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Bronze and Iron Age Hillforts in Britain

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  • Bronze and Iron Age Hillforts in Britain

    I was thinking of how forts were used here to initially settle Kentucky. Then I thought well maybe some of these hill forts in Britain weren't defensive but offensive. A large group that wants to dominate a hostile land moves in builds a base then expands outwards to control the land?

    https://en.wikipedia.org/wiki/Hillforts_in_Britain

  • #2
    I live in an area dominated by hill forts. One is within a mile of my house, another two are within five miles in different directions, a fourth is across a deep valley and atop a hill that is 100 feet short of classifying as a mountain, although it is about ten miles away I can see it from my back windows - there is a radar station up there now.. It was stormed by the Romans during the Claudian invasion. They are all in line of sight with at least one other and are part of network of other forts that stretches deep into Wales from the West Midlands, Even today one could use them to send a fiery message from Birmingham to the Brecon Beacons. If one plots them on a map they appear to form the line of the boundaries between the Silurae and the Ordovice kingdoms of ancient Britain. They also map surprisingly well onto the stop lines of 1940 drawn up as defences against a German invasion. They clearly run along natural defensive features.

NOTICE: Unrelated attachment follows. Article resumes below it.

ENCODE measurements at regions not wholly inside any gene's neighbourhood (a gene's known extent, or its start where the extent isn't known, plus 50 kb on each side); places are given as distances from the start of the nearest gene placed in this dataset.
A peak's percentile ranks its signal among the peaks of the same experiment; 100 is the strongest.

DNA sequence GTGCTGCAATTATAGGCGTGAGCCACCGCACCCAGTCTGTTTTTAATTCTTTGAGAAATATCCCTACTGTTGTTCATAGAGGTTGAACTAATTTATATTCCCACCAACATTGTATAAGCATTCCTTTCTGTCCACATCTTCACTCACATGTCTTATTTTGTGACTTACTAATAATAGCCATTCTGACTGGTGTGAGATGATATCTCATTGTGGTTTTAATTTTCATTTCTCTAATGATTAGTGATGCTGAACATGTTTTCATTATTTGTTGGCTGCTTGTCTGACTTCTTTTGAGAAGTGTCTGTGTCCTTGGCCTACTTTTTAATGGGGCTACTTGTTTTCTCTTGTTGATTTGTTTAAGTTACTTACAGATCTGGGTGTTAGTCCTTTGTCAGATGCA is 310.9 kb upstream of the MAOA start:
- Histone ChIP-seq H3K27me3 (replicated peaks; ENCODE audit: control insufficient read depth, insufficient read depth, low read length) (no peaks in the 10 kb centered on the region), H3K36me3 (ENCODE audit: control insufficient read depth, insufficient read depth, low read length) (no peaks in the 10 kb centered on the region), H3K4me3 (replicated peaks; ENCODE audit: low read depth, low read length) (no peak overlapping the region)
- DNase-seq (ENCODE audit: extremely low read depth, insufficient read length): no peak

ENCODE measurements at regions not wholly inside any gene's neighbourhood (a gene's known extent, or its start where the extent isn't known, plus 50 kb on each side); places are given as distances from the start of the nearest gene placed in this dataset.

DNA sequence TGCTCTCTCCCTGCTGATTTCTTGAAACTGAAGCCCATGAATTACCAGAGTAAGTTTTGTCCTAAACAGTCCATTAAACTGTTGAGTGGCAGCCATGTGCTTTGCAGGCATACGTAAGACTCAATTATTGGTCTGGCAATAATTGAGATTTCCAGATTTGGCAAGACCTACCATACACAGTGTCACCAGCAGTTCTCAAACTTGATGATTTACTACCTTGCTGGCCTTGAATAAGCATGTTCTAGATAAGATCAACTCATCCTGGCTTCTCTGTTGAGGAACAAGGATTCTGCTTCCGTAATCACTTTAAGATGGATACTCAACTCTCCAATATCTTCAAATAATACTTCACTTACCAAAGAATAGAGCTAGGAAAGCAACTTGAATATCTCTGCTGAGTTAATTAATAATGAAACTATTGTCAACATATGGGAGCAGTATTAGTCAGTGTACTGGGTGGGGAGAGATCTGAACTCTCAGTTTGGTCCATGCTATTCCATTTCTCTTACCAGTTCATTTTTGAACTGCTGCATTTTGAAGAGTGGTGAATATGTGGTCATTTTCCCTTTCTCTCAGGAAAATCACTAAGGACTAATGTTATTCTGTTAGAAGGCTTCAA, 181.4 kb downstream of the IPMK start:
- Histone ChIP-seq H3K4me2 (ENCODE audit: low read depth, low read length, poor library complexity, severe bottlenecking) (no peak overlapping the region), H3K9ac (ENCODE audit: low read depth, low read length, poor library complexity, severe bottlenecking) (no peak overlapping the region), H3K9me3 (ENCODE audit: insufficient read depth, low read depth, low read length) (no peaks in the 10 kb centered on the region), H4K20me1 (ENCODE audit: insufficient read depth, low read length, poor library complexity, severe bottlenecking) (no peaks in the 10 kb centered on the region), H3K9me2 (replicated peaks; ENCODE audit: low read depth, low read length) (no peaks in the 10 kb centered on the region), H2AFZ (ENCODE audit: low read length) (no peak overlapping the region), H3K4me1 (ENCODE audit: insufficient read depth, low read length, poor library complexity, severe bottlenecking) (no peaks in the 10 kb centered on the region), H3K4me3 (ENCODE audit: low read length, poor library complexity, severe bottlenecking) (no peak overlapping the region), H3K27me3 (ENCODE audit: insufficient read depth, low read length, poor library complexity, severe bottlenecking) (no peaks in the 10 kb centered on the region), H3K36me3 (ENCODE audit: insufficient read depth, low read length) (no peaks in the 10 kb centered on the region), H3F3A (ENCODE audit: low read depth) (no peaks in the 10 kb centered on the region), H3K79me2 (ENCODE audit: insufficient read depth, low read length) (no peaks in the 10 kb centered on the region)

Last edited by MarkV; 23 Mar 19, 18:56.
    Human history becomes more and more a race between education and catastrophe (H G Wells)
    Mit der Dummheit kaempfen Goetter selbst vergebens (Friedrich von Schiller)

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    • #3
      So fascinating!

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      • #4
        The locations of other forts in the vicinity has been deduced from a combination of the name which often includes an element of Kyre or Caer from the celtic for castle or fort and finds made by antiquarians in the past. Some are even shown on old maps but the development of the heavy plough has meant that they have long since vanished. They appear to have often been located where they could dominate important fords.